It will be pretty nice, but why would a Japanese company move to Canada, to have higher taxes, and (probably) higher wages...
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Old 01-24-2006, 10:39 PM   #11
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It will be pretty nice, but why would a Japanese company move to Canada, to have higher taxes, and (probably) higher wages...
As far as I know they already have another plant in Ontario (I think). It's probably cheaper to build and sell them here then to build them in Japan and ship them here. If I can drive by then I may actually take a look into working there for awhile lol. I think I was told it's just going to be for trucks and suv's but I may be wrong.
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Old 01-24-2006, 11:18 PM   #12
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Presumably the Canadian Govt would be providing Honda incentives, such as tax breaks, accelerated depreciation of plant, fleet purchases, etc.

Ford is doing pretty well in it's overseas operations, where it is more in tune with consumerism. As ChrisV intimated the "let them eat cake" Detroit crowd still haven't learnt from the Japanese invasion of the 70/80's.
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Old 01-24-2006, 11:55 PM   #13
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Chris doesn’t this fall into the category of part of inflation?
I mean if pension costs are up, and you want to make a quality product why not raise the price of the product?

At my job we just raised the price of car washes. Now this was due to 1 the cost of living and employees needing a raise just to make ends meet, 2 costs of supplies. So the price went up, demand is still there so the owner is still making the same margin of profit. As long as you have a quality service or product cost to an extend isn’t going to effect demand.
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Old 01-25-2006, 12:11 AM   #14
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Chris doesnít this fall into the category of part of inflation?

No. Trying to spend less on parts and materials and then having to spend more later to fix them isn't inflation, it's bad management. Unfortunately it's a staple of US corporate bean counter mentality (whoever let the accountants RUN the business instead of merely recording it is the real culprit here)

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I mean if pension costs are up, and you want to make a quality product why not raise the price of the product?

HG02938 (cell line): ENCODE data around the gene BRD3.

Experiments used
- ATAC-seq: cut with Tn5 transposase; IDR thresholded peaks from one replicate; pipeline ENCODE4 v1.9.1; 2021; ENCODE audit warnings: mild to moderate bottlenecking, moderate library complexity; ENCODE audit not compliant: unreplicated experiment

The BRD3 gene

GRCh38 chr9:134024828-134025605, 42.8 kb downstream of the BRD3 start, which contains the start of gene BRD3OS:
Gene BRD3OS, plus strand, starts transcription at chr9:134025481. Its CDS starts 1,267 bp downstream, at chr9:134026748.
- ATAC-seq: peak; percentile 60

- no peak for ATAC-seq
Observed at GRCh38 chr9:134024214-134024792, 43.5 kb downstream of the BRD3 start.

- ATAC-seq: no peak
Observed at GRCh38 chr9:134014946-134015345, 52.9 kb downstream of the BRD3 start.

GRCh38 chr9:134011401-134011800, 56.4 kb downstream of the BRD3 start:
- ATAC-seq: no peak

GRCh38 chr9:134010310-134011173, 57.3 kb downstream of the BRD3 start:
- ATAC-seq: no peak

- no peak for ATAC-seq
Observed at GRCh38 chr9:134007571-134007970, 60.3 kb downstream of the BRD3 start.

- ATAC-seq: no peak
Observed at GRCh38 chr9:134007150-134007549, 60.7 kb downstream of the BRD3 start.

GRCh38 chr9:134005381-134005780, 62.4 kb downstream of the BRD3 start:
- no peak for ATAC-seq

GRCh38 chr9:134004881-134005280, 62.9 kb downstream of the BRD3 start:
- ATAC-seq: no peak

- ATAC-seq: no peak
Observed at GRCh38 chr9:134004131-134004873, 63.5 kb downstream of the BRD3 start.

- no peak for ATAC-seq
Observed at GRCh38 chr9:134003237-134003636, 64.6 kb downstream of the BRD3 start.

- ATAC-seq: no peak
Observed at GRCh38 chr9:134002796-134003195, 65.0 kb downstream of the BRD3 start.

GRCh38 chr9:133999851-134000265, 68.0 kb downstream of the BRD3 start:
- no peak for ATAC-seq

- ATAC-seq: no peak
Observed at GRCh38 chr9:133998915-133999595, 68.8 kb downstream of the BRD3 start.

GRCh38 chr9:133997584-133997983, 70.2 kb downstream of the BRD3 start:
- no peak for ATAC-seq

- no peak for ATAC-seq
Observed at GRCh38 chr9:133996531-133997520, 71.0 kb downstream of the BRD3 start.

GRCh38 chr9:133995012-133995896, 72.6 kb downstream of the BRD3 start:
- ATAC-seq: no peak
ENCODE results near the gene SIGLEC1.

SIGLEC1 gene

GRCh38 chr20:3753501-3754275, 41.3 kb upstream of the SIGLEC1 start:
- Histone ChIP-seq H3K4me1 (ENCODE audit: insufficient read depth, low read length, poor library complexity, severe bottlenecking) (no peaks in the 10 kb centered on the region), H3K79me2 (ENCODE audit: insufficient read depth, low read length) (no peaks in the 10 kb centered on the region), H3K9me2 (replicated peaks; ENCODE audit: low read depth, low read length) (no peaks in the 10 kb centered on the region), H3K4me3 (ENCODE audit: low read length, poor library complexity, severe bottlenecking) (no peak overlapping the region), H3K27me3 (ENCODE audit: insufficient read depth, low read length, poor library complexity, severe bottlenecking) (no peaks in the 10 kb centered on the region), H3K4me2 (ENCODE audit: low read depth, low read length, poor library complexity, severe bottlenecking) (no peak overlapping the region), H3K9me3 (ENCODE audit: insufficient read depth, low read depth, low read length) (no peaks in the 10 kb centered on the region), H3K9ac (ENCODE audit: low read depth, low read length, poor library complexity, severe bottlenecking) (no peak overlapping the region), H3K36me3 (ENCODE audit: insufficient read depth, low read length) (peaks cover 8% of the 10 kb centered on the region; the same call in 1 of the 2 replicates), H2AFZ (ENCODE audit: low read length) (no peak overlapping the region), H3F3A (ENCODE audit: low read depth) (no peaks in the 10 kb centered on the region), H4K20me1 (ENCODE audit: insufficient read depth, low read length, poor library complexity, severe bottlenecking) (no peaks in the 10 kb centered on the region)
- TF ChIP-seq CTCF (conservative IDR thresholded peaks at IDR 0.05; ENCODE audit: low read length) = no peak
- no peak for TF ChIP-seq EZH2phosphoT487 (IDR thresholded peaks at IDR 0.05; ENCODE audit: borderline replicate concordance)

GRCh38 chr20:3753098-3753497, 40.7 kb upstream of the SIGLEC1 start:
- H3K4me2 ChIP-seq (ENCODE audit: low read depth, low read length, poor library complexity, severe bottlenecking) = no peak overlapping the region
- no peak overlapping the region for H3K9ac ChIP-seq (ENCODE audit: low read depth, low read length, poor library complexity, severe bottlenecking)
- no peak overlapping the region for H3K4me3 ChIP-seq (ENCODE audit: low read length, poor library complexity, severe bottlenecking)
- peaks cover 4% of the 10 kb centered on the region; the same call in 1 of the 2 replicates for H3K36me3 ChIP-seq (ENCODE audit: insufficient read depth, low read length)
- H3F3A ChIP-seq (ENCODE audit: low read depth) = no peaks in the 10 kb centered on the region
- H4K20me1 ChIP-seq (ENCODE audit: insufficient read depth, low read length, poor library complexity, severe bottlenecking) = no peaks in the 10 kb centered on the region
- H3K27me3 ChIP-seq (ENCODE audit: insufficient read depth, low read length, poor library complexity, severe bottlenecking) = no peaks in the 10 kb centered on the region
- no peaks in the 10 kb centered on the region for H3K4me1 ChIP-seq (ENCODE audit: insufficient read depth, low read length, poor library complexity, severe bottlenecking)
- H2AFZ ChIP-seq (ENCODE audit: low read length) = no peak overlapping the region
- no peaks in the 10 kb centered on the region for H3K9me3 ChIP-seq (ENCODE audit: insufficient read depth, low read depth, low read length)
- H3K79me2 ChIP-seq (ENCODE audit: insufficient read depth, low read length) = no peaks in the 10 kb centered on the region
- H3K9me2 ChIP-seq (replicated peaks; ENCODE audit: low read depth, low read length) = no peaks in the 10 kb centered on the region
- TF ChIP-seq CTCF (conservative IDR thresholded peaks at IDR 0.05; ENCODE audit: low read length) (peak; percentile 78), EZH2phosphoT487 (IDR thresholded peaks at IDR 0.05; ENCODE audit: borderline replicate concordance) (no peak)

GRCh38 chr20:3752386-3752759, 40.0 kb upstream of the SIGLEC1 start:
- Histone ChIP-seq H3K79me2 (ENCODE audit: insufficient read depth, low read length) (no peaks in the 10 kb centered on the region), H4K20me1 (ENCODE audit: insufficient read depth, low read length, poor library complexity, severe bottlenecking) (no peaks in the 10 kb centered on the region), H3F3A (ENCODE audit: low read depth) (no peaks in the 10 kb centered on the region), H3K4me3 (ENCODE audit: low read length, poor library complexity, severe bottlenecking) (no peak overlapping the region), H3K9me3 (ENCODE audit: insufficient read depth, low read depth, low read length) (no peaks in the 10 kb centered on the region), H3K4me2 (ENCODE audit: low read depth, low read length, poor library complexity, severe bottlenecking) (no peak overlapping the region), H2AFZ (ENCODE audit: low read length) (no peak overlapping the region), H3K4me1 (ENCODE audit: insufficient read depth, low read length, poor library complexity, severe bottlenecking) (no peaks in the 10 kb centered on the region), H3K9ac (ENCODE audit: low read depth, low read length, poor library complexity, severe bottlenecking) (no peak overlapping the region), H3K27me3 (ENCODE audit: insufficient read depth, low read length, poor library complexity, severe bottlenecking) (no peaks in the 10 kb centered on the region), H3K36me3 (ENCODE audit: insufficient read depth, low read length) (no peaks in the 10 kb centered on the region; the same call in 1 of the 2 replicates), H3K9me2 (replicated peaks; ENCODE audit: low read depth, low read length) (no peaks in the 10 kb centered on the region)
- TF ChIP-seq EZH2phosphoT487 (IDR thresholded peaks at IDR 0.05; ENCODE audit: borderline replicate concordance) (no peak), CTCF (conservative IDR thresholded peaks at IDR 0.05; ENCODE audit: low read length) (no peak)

You can't charge mroe for an inferior product, so added costs OF inflation (and added costs drvien up by unions) can't be covered by a commesurate increase in price. An example is that a current domestic mid size car might make $150-180 per unit in profit, while a car like a mid level BMW makes thousands in profits. This is why the automakers loved SUVs, as they could charge more for a basic product and actually make money.

Personally, I'm with you, but when your company is built on providing less expensive products for the masses, your margin is slim. If you raise prices too much, your core customers will elave. If you don't raise prices much, you have to cut costs. Since you can't cut union costs, you muscle suppliers for lower cost parts, which ALWAYS come back to bit you later.





Quote:
At my job we just raised the price of car washes. Now this was due to 1 the cost of living and employees needing a raise just to make ends meet, 2 costs of supplies. So the price went up, demand is still there so the owner is still making the same margin of profit. As long as you have a quality service or product cost to an extend isnít going to effect demand.

There's a difference between a $20 service and a $20k car. Especially when you're getting hammered on cost/qulity ratio by lower priced imports that don't have the labor costs.
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Old 01-25-2006, 12:16 AM   #15
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Originally Posted by Wally
? The Ford CEO announced today that he's axing 4000 executive jobs and 25% of the factory workers, plus about 14 factories. In the US whole communities exist because of the factory system.

Ford is repositioning itself in readiness for the fuel criisis = smaller engines, hybrids, etc. In otherwords it's going Japanese

Ah sorry , If you said that in your first post I probably would of got it.